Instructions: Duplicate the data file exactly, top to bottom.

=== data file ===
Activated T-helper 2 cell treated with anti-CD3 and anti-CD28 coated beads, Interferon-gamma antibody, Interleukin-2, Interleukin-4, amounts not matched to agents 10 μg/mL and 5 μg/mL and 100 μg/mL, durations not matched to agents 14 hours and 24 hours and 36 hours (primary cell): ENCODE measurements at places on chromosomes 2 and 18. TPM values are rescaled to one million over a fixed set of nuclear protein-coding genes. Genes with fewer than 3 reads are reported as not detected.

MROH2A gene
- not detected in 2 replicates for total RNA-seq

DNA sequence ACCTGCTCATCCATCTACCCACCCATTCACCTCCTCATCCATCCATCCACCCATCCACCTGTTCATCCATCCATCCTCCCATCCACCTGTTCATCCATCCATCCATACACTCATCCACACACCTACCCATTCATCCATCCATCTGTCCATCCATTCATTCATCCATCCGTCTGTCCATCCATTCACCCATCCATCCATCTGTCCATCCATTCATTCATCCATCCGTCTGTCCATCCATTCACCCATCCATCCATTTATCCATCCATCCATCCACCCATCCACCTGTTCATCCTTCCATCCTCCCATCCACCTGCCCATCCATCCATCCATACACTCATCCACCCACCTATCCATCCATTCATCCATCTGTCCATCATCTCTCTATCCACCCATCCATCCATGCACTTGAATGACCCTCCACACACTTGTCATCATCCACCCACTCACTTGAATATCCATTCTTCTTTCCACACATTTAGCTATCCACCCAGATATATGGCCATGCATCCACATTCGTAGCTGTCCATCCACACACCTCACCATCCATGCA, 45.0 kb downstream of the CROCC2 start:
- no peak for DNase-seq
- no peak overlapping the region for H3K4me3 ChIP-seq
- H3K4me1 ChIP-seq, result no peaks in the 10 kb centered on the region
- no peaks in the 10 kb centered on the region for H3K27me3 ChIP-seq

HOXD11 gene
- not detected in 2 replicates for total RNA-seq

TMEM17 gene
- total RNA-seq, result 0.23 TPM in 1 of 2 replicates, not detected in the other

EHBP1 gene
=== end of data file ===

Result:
Activated T-helper 2 cell treated with anti-CD3 and anti-CD28 coated beads, Interferon-gamma antibody, Interleukin-2, Interleukin-4, amounts not matched to agents 10 μg/mL and 5 μg/mL and 100 μg/mL, durations not matched to agents 14 hours and 24 hours and 36 hours (primary cell): ENCODE measurements at places on chromosomes 2 and 18. TPM values are rescaled to one million over a fixed set of nuclear protein-coding genes. Genes with fewer than 3 reads are reported as not detected.

MROH2A gene
- not detected in 2 replicates for total RNA-seq

DNA sequence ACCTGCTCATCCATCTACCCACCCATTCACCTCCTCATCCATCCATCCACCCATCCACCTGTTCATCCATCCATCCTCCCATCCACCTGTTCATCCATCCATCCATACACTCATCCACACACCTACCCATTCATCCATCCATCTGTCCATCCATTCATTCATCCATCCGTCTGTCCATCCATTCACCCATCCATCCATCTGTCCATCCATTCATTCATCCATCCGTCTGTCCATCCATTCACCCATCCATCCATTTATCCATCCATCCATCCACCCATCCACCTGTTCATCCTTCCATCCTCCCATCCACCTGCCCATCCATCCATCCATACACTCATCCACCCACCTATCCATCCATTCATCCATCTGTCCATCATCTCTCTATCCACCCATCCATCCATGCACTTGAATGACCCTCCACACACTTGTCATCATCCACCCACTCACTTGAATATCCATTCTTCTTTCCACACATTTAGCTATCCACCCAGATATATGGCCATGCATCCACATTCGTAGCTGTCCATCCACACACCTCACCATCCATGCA, 45.0 kb downstream of the CROCC2 start:
- no peak for DNase-seq
- no peak overlapping the region for H3K4me3 ChIP-seq
- H3K4me1 ChIP-seq, result no peaks in the 10 kb centered on the region
- no peaks in the 10 kb centered on the region for H3K27me3 ChIP-seq

HOXD11 gene
- not detected in 2 replicates for total RNA-seq

TMEM17 gene
- total RNA-seq, result 0.23 TPM in 1 of 2 replicates, not detected in the other

EHBP1 gene